The Sun newspaper has teamed up with some of the most popular children’s authors and entertainers to introduce a new weekly feature encouraging parents to read with their children.
Specially written ten-minute stories from authors including David Walliams (Mr. Stink), former children's laureate Michael Morpurgo (War Horse) and Derek Landy (Skulduggery Pleasant) will be published in Saturday editions of The Sun.
The Get Kids Reading campaign is part of a wider Read On, Get On campaign with Save the Children that calls on the government, local organisations and parents to tackle illiteracy and get children reading.
David Dinsmore, Editor of The Sun, said: Illiteracy in Britain should be something our schoolchildren know only from the pages of their history books. Getting kids to read about things they're interested in is half the battle. With exclusive stories by top children¹s authors and free e-book offers, we will be helping parents find ways to make reading an easy everyday part of life.
Justin Forsyth from Save The Children said: We want every child to be given a fair and equal chance to learn to read well. We applaud The Sun for getting behind this campaign, and look forward to working with its readers to restore literacy to its rightful levels in the UK.
Other contributors who have supplied ten-minute reads are Susanna Reid, Rizzle Kicks and David Baddiel. The newspaper is also running a national competition to find the next budding children’s author with the winning story published as the final instalment of the series.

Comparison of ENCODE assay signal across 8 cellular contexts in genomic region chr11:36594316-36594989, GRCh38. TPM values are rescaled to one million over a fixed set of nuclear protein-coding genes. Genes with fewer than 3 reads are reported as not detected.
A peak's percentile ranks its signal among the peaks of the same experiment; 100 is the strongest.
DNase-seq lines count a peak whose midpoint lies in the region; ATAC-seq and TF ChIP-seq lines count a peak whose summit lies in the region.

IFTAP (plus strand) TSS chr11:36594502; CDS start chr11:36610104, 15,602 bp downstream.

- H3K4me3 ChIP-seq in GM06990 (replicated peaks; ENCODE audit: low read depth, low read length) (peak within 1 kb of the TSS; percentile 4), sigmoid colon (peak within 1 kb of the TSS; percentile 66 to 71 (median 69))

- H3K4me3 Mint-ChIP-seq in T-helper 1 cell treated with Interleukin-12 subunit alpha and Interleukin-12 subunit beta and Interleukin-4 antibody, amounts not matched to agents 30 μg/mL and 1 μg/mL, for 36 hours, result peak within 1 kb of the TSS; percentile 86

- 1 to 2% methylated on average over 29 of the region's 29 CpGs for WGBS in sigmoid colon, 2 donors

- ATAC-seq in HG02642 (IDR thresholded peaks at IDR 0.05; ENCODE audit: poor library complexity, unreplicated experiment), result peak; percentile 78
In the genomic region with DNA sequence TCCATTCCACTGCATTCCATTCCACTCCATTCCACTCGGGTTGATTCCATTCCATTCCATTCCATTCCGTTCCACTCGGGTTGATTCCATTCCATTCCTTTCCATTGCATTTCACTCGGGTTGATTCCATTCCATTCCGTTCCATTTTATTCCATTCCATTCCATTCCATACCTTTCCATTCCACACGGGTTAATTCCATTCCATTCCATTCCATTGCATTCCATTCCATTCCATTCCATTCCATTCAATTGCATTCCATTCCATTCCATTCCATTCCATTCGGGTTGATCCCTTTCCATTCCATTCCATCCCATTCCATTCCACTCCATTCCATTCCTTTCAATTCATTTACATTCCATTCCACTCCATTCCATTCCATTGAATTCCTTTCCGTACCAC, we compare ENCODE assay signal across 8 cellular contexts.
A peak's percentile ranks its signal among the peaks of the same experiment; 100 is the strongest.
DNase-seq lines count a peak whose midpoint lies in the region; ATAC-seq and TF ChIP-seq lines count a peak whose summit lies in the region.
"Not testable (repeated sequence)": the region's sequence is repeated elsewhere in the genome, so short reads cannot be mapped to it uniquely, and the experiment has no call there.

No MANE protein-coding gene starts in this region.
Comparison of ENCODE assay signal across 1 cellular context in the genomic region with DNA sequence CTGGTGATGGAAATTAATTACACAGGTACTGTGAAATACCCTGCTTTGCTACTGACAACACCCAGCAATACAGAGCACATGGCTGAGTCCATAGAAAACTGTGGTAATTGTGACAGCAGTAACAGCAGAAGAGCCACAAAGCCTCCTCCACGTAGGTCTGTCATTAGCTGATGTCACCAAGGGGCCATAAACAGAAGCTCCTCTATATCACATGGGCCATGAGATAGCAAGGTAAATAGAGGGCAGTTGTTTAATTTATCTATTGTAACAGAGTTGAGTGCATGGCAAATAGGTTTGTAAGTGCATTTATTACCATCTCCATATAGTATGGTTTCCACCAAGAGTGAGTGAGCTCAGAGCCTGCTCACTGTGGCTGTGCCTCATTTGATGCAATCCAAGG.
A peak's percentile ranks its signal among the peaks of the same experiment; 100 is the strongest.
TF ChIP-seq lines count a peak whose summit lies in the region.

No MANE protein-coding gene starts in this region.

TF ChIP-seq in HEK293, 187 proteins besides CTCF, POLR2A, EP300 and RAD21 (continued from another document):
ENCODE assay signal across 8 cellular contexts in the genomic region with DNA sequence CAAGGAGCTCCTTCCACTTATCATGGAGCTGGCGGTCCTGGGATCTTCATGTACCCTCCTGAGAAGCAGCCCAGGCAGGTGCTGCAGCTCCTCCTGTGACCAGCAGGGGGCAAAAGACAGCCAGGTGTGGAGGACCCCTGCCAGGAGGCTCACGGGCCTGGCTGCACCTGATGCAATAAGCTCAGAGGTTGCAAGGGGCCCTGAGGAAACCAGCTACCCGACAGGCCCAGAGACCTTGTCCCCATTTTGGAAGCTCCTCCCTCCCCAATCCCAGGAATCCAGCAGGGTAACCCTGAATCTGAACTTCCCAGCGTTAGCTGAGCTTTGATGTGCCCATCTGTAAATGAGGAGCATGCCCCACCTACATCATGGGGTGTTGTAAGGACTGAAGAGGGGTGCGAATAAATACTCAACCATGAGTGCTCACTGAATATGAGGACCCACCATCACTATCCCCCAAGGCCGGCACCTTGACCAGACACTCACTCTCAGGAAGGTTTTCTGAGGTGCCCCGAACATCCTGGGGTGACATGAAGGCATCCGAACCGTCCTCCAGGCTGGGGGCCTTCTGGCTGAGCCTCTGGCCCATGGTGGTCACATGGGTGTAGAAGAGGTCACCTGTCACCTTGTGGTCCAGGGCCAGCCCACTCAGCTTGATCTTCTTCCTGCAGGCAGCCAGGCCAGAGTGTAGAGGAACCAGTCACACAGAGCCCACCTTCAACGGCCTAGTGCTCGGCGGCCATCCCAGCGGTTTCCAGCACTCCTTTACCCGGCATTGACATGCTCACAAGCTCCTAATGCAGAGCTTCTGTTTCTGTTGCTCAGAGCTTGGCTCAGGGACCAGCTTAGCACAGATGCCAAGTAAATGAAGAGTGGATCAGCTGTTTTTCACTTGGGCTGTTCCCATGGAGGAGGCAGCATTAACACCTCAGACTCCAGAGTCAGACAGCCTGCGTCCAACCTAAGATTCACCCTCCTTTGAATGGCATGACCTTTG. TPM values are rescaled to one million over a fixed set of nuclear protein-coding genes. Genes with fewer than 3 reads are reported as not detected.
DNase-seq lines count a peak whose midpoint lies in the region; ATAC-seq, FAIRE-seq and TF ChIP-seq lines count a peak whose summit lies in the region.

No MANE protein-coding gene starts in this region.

The Sun bus is visiting schools giving away books throughout October and free children’s e-books will be available to download for Sun members.
Disclaimer; I received no financial compensation for writing this post and have no material connection to the brands or products mentioned.
Autumn has definitely arrived in Somerset. The dahlias are at their best, and the apple trees are laden with fruit. Yesterday, we received a visit from a hummingbird hawk moth and could hardly believe our eyes! What on earth is it, we asked? A baby hummingbird? A bug? Terry rushed for his camera, and I rushed for the Internet! The moth was too quick for the camera, but the Internet revealed all.
According to the BBC Nature Website Hummingbird hawk-moths are found in Britain all summer long, especially in Southern parts and in Ireland (odd that this is the first one we’ve seen?) They beat their wings at such speed they emit an audible hum. Their name is further derived from their similar feeding patterns to hummingbirds. Hummingbird hawk-moths are strongly attracted to flowers with a plentiful supply of nectar such as honeysuckle and buddleia. The one we saw was flitting between our honeysuckle and a neighbour's buddleia…
The photographs that follow were all taken in our garden…
In the Other gardens
And all up the vale,
See the smoke trail!